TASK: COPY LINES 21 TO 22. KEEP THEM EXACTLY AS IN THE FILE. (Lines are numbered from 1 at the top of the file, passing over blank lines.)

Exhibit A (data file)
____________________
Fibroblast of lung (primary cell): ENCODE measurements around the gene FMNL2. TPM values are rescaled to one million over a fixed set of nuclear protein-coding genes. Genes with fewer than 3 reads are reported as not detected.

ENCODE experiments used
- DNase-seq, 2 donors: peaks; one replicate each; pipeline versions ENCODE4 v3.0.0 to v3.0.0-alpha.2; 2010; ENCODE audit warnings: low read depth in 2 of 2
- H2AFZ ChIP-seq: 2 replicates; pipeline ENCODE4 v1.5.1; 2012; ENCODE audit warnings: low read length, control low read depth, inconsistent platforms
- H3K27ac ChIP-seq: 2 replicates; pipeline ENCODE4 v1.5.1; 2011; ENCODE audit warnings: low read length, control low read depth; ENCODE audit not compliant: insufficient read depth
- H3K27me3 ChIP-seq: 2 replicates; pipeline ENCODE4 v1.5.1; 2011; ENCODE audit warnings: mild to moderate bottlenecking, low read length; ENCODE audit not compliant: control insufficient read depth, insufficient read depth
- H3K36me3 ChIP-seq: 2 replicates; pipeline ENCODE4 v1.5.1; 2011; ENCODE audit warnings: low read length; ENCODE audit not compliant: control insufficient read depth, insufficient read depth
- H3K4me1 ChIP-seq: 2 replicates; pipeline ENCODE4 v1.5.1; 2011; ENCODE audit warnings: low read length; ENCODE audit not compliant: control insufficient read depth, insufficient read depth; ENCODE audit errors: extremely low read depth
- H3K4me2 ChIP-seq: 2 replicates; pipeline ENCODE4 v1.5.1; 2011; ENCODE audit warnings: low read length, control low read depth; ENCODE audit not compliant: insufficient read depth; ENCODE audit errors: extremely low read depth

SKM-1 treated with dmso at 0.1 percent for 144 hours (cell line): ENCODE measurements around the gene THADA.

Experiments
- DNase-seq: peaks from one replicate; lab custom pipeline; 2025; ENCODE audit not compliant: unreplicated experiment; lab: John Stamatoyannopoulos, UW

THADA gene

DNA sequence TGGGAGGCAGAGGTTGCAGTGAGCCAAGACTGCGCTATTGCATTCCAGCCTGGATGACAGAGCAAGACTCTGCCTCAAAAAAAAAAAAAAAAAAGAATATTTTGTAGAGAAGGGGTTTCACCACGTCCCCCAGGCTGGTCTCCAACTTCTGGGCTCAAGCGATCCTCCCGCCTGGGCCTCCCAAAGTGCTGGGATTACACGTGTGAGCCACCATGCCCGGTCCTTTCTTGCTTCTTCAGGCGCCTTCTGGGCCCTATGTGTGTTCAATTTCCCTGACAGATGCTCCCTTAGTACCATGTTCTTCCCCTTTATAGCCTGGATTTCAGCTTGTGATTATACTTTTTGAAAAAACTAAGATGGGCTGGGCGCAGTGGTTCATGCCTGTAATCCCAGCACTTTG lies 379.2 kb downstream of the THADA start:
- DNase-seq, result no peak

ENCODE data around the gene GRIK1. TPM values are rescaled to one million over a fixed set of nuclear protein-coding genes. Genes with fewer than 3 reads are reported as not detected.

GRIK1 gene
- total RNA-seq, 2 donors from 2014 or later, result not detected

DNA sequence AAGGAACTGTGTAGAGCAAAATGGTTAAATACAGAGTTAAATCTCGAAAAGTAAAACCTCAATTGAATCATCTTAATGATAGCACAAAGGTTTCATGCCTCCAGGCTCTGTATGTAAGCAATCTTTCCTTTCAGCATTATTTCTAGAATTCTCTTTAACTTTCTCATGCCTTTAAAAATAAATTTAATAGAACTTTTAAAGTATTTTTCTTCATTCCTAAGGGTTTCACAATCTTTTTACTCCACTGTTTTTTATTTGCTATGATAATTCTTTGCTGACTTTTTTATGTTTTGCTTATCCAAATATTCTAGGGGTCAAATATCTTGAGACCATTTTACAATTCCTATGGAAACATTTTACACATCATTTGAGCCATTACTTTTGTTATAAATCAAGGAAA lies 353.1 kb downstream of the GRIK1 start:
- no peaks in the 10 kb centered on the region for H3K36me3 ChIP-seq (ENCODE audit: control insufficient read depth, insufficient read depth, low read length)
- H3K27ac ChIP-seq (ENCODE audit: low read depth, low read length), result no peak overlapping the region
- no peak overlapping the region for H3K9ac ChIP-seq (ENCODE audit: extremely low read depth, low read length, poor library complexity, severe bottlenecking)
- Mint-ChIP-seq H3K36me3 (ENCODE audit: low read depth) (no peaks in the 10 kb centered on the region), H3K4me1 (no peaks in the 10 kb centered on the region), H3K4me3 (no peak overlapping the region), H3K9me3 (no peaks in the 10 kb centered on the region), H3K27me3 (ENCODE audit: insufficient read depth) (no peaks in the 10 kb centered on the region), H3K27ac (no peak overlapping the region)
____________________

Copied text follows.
- H3K27ac ChIP-seq (ENCODE audit: low read depth, low read length), result no peak overlapping the region
- no peak overlapping the region for H3K9ac ChIP-seq (ENCODE audit: extremely low read depth, low read length, poor library complexity, severe bottlenecking)